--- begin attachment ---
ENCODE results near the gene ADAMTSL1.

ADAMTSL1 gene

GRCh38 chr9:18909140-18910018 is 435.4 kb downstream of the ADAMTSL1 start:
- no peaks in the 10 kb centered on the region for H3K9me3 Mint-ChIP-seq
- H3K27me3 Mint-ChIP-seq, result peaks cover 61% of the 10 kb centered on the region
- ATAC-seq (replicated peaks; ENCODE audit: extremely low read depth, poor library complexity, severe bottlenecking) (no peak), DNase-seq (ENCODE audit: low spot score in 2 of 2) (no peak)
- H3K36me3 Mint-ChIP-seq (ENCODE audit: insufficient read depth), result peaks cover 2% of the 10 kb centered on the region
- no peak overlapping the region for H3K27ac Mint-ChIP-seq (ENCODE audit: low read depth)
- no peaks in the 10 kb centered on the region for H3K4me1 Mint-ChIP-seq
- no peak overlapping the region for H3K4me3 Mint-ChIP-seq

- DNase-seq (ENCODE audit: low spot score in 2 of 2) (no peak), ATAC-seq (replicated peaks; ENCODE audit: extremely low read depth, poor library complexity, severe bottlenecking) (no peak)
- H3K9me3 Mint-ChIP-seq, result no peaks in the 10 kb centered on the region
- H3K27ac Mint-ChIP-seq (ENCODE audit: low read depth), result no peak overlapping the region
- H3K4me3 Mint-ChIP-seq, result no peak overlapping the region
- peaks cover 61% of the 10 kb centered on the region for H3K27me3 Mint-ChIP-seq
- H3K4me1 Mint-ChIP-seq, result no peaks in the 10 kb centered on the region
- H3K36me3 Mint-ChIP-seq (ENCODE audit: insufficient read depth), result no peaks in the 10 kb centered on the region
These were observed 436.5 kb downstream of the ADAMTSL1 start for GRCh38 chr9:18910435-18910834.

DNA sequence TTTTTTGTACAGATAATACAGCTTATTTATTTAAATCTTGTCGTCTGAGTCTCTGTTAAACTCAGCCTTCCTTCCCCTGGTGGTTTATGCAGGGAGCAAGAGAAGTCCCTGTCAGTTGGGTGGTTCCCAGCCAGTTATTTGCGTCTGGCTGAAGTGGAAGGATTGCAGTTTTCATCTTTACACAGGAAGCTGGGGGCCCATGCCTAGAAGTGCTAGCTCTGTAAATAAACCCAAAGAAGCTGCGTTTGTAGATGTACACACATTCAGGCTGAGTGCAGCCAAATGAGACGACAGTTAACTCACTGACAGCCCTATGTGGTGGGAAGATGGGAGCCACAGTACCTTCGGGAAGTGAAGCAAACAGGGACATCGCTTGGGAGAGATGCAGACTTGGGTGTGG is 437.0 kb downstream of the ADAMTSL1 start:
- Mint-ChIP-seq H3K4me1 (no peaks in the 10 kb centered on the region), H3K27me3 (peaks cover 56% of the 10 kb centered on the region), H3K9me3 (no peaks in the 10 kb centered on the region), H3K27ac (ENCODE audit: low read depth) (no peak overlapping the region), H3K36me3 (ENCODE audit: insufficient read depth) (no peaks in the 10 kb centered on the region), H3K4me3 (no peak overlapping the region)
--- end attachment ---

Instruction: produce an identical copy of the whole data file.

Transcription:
ENCODE results near the gene ADAMTSL1.

ADAMTSL1 gene

GRCh38 chr9:18909140-18910018 is 435.4 kb downstream of the ADAMTSL1 start:
- no peaks in the 10 kb centered on the region for H3K9me3 Mint-ChIP-seq
- H3K27me3 Mint-ChIP-seq, result peaks cover 61% of the 10 kb centered on the region
- ATAC-seq (replicated peaks; ENCODE audit: extremely low read depth, poor library complexity, severe bottlenecking) (no peak), DNase-seq (ENCODE audit: low spot score in 2 of 2) (no peak)
- H3K36me3 Mint-ChIP-seq (ENCODE audit: insufficient read depth), result peaks cover 2% of the 10 kb centered on the region
- no peak overlapping the region for H3K27ac Mint-ChIP-seq (ENCODE audit: low read depth)
- no peaks in the 10 kb centered on the region for H3K4me1 Mint-ChIP-seq
- no peak overlapping the region for H3K4me3 Mint-ChIP-seq

- DNase-seq (ENCODE audit: low spot score in 2 of 2) (no peak), ATAC-seq (replicated peaks; ENCODE audit: extremely low read depth, poor library complexity, severe bottlenecking) (no peak)
- H3K9me3 Mint-ChIP-seq, result no peaks in the 10 kb centered on the region
- H3K27ac Mint-ChIP-seq (ENCODE audit: low read depth), result no peak overlapping the region
- H3K4me3 Mint-ChIP-seq, result no peak overlapping the region
- peaks cover 61% of the 10 kb centered on the region for H3K27me3 Mint-ChIP-seq
- H3K4me1 Mint-ChIP-seq, result no peaks in the 10 kb centered on the region
- H3K36me3 Mint-ChIP-seq (ENCODE audit: insufficient read depth), result no peaks in the 10 kb centered on the region
These were observed 436.5 kb downstream of the ADAMTSL1 start for GRCh38 chr9:18910435-18910834.

DNA sequence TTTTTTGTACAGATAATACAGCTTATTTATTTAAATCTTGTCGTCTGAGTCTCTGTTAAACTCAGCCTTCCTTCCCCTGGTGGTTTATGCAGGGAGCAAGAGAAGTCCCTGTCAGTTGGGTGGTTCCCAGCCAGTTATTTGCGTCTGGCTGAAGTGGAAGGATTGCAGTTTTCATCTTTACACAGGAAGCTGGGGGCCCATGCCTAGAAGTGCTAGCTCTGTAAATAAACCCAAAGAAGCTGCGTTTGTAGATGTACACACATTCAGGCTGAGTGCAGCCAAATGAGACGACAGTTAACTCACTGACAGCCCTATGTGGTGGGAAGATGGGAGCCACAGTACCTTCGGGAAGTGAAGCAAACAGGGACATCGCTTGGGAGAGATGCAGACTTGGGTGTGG is 437.0 kb downstream of the ADAMTSL1 start:
- Mint-ChIP-seq H3K4me1 (no peaks in the 10 kb centered on the region), H3K27me3 (peaks cover 56% of the 10 kb centered on the region), H3K9me3 (no peaks in the 10 kb centered on the region), H3K27ac (ENCODE audit: low read depth) (no peak overlapping the region), H3K36me3 (ENCODE audit: insufficient read depth) (no peaks in the 10 kb centered on the region), H3K4me3 (no peak overlapping the region)